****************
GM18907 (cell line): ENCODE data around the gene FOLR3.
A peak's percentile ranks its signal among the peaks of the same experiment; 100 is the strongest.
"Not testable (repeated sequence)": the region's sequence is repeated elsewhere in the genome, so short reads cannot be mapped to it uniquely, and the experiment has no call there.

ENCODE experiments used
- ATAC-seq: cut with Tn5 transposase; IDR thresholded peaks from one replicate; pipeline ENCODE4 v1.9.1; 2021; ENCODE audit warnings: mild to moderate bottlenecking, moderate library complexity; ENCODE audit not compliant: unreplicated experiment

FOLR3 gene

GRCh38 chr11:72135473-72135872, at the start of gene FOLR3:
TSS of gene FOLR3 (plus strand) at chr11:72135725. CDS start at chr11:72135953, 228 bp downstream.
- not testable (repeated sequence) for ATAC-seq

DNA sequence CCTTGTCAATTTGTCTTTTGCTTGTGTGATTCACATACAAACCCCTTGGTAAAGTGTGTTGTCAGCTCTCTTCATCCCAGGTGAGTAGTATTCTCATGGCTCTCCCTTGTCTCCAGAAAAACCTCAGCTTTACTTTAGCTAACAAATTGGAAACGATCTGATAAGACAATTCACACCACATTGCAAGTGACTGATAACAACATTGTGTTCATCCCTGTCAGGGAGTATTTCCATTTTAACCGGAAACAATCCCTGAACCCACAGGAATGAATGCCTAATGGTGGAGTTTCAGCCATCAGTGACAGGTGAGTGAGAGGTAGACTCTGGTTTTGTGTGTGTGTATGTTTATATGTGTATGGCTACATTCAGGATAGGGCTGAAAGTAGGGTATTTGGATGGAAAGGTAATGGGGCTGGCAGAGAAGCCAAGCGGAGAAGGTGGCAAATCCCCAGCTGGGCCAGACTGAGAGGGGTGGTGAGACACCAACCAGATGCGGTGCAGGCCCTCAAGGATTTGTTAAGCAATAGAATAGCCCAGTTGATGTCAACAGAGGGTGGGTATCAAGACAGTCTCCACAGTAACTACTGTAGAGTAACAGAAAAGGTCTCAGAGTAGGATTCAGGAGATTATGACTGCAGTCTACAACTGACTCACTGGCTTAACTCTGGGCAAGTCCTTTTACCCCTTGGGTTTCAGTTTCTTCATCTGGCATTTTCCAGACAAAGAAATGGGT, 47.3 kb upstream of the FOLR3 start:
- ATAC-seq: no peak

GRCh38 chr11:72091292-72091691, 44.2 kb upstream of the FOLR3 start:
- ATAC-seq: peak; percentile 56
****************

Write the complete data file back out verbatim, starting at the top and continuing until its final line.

GM18907 (cell line): ENCODE data around the gene FOLR3.
A peak's percentile ranks its signal among the peaks of the same experiment; 100 is the strongest.
"Not testable (repeated sequence)": the region's sequence is repeated elsewhere in the genome, so short reads cannot be mapped to it uniquely, and the experiment has no call there.

ENCODE experiments used
- ATAC-seq: cut with Tn5 transposase; IDR thresholded peaks from one replicate; pipeline ENCODE4 v1.9.1; 2021; ENCODE audit warnings: mild to moderate bottlenecking, moderate library complexity; ENCODE audit not compliant: unreplicated experiment

FOLR3 gene

GRCh38 chr11:72135473-72135872, at the start of gene FOLR3:
TSS of gene FOLR3 (plus strand) at chr11:72135725. CDS start at chr11:72135953, 228 bp downstream.
- not testable (repeated sequence) for ATAC-seq

DNA sequence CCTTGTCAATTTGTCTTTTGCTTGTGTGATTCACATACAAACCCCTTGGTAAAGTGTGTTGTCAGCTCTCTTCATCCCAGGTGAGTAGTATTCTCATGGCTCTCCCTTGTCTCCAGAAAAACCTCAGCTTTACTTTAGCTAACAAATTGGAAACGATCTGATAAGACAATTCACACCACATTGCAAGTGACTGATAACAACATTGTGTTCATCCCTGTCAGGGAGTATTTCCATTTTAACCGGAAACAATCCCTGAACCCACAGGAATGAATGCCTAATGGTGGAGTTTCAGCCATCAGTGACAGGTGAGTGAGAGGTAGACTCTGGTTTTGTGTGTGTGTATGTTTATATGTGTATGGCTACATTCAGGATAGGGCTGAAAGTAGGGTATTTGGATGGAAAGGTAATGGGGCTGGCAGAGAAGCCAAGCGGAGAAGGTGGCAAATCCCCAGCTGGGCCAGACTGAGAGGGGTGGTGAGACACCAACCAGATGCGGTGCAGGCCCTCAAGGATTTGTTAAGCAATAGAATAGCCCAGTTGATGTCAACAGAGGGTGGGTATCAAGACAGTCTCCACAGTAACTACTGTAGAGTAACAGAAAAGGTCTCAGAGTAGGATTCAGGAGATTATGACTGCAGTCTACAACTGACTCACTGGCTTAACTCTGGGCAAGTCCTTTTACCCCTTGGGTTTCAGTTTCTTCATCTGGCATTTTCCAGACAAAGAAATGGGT, 47.3 kb upstream of the FOLR3 start:
- ATAC-seq: no peak

GRCh38 chr11:72091292-72091691, 44.2 kb upstream of the FOLR3 start:
- ATAC-seq: peak; percentile 56